The thirteenth biennial Birmingham Colloquium on the Textual Criticism of the New Testament was held of the University of Birmingham campus this week by members of the Institute for Textual Scholarship and Electronic Editing (ITSEE), drawing in longstanding colleagues and new young scholars from across the globe to mark the occasion.
The Colloquium was originally founded by David Parker and David Taylor in 1997 and the Birmingham Colloquium is held every two years. From 2007 to 2017, it was co-organised by Hugh Houghton and David Parker, and is currently convened by Hugh Houghton.
Birmingham has been a centre in the work of the International Greek New Testament Project for over five decades, so it was very fitting that the first celebration of this milestone in the history of this project should take place here. This discipline is in vibrant form, with much work underway here in Birmingham and across the world which we hope will lead to further advances in understanding the history of the biblical text.Professor Hugh Houghton - Professor of New Testament Textual Scholarship.
The themes for this year's event are catenae, scholia and marginalia in New Testament manuscripts, plus the work, members and editions of the IGNTP as it celebrates its 75th anniversary.
The conference is held in conjunction with the European Research Council-funded CATENA project with a variety of guest speakers presenting new, undiscovered research on the text and transmission of the New Testament.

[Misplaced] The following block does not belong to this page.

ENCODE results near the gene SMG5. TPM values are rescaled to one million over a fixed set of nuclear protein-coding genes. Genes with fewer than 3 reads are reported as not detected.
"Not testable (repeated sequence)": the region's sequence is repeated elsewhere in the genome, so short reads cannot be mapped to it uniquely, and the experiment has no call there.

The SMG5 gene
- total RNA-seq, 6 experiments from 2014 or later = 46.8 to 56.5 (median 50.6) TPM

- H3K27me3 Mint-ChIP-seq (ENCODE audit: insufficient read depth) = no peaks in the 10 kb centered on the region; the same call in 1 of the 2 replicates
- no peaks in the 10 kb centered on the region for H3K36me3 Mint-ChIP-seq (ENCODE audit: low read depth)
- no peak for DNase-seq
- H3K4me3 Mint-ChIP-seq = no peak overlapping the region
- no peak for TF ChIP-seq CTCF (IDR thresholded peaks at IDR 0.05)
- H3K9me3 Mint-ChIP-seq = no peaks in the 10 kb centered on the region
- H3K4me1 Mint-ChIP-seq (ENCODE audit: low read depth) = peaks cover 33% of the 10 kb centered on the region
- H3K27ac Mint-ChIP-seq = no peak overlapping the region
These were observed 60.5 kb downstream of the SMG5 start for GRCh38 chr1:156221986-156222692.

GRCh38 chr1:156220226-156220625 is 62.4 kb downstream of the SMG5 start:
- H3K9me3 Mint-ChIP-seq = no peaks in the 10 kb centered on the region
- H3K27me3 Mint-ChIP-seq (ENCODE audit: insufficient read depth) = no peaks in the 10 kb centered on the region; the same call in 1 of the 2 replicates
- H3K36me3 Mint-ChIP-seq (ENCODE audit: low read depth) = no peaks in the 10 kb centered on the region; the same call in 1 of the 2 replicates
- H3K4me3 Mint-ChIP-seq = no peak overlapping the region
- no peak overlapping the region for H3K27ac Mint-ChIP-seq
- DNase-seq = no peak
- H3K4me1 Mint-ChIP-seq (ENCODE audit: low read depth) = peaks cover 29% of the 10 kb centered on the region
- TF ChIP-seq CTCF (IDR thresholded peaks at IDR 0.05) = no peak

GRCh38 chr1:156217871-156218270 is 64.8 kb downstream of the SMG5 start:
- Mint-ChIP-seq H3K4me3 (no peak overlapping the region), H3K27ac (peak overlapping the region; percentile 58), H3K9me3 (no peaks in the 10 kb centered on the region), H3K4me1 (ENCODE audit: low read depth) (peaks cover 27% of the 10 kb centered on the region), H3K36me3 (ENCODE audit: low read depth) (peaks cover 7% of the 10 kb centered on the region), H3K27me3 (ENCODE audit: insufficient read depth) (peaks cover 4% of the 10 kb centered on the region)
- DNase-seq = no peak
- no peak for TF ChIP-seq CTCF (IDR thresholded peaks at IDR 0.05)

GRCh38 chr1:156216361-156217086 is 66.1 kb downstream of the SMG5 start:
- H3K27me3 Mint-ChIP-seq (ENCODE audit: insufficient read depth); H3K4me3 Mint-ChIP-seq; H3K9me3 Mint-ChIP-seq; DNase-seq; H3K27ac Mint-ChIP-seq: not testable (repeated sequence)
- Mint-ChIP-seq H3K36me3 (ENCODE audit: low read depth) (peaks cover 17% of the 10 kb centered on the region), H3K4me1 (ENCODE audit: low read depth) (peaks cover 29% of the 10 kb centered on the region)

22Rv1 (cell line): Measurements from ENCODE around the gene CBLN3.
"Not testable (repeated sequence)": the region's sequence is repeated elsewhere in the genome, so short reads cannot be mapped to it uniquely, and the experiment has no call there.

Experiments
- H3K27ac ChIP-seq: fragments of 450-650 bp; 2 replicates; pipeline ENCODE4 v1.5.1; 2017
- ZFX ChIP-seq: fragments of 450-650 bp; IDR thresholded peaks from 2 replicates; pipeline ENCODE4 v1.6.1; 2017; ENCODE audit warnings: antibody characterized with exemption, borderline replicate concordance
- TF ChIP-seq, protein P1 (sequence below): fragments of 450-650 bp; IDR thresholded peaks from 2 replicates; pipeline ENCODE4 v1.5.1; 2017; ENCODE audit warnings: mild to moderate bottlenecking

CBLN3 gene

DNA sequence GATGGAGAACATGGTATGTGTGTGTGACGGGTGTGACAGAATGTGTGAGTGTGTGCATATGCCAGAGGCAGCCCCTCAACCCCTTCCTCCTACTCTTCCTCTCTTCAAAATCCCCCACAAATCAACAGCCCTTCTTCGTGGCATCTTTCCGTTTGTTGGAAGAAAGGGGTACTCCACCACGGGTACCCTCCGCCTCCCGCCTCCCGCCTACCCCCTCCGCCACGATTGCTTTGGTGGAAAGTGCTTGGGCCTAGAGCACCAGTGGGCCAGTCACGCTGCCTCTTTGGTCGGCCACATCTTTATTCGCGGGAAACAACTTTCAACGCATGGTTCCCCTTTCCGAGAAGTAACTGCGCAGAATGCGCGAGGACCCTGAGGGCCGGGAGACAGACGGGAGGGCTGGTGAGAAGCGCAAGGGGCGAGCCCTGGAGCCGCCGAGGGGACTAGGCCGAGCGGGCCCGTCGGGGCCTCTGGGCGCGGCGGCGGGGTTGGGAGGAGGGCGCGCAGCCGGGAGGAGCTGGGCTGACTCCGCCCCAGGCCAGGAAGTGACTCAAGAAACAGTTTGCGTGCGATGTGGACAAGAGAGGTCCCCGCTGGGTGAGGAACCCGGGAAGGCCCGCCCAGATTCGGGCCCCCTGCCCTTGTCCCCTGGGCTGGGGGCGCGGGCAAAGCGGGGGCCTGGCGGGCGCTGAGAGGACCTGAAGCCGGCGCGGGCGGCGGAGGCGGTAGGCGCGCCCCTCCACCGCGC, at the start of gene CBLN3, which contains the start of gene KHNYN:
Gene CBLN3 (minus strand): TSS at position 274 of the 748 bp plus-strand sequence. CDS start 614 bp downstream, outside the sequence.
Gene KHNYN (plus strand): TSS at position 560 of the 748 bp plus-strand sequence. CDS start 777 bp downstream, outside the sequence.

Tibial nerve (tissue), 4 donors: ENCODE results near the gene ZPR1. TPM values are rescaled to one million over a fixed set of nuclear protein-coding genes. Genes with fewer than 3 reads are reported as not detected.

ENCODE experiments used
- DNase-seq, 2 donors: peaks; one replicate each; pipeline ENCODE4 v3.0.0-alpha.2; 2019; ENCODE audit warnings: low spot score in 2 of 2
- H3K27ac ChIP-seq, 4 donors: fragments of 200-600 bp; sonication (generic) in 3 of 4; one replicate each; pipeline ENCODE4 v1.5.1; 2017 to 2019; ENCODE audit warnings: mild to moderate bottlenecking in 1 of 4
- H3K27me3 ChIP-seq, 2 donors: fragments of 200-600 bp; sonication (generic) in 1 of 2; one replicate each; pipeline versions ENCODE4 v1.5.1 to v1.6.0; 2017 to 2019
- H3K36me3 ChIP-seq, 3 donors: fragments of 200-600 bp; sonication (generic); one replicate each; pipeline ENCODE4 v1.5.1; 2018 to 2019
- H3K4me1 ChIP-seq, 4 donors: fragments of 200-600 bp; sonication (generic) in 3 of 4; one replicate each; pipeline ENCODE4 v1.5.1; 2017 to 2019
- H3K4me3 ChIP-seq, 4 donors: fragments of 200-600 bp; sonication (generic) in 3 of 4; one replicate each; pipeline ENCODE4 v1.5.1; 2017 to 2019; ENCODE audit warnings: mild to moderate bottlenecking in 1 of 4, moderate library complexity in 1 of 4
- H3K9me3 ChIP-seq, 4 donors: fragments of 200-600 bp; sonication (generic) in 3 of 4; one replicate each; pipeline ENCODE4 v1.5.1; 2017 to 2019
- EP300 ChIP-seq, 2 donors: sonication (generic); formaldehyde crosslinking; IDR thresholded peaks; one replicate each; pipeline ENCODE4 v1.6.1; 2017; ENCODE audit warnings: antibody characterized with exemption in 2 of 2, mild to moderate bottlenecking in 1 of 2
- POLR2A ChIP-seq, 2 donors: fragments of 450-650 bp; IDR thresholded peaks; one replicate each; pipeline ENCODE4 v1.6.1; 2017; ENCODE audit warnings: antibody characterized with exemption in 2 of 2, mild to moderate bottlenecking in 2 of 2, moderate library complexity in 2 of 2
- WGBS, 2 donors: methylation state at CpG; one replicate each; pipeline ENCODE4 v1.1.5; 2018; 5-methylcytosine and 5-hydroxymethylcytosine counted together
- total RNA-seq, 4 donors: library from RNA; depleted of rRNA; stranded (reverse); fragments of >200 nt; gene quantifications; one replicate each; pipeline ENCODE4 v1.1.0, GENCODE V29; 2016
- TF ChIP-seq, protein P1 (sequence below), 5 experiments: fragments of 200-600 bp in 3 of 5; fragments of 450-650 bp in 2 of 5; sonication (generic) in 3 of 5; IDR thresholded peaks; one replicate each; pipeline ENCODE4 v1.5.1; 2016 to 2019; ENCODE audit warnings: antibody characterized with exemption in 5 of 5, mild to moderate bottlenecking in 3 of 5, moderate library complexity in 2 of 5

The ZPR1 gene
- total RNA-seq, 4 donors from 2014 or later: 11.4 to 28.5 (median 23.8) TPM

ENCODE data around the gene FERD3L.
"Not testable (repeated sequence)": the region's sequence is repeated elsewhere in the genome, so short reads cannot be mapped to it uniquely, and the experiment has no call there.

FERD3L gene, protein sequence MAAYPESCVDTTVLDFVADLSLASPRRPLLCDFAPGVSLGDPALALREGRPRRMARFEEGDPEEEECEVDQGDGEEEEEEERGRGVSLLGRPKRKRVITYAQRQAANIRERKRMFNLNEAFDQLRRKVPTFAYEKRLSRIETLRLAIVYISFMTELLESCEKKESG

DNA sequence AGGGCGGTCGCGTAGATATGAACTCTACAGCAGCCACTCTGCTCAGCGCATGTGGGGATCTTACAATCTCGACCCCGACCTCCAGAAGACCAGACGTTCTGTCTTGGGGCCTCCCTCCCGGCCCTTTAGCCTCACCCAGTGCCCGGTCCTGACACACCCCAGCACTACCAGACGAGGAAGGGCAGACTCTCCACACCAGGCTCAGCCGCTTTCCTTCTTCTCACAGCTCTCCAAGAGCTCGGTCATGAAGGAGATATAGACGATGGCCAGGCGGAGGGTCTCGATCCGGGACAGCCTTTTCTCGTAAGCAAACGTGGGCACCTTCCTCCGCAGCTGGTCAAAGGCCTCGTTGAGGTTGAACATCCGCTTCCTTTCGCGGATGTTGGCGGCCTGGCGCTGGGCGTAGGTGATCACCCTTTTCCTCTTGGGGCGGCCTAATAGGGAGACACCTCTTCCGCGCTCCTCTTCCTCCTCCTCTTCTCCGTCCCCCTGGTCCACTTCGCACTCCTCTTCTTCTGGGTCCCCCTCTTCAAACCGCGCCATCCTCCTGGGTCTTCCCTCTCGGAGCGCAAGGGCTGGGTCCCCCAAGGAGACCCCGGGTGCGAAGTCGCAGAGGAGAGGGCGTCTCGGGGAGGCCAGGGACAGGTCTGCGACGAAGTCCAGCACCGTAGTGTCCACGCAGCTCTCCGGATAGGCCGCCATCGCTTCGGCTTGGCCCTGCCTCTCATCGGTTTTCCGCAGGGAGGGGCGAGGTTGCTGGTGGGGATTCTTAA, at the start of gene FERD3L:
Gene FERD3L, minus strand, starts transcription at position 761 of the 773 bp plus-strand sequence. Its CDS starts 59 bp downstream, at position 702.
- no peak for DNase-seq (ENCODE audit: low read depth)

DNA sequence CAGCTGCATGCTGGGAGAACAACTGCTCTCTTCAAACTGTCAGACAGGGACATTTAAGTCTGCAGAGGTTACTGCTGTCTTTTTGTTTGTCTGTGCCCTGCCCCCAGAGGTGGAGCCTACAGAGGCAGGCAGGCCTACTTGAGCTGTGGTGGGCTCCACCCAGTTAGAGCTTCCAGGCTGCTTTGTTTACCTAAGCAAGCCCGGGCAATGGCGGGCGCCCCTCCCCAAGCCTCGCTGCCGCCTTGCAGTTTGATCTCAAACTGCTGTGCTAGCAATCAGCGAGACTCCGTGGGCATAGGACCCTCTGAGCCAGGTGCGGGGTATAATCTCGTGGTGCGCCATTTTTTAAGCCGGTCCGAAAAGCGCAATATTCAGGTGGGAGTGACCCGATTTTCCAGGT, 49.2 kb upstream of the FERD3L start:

Birmingham has been a centre of innovation, leading as one of the top two institutions for digital Testament in humanities . IGNTP is one of the biggest projects to work on New Testament with one hundred collaborations from academics and PhD students.Klaus Wachtel (Münster) - attendee and speaker of this years Birmingham Colloquium.
The International Greek New Testament Project exists to produce critical editions of books of the New Testament.
Many New Testament scholars have served on the IGNTP committees since their formation in 1948. Until 2007, there were separate North American and British committees, but the work is now overseen by a single body comprising members from a number of countries.
Given that the the IGNTP was originally an Anglo-American project, the University also looks forward to the second stage of the celebration of these seventy-five years at the Society of Biblical Literature meeting in Texas later on this year in November.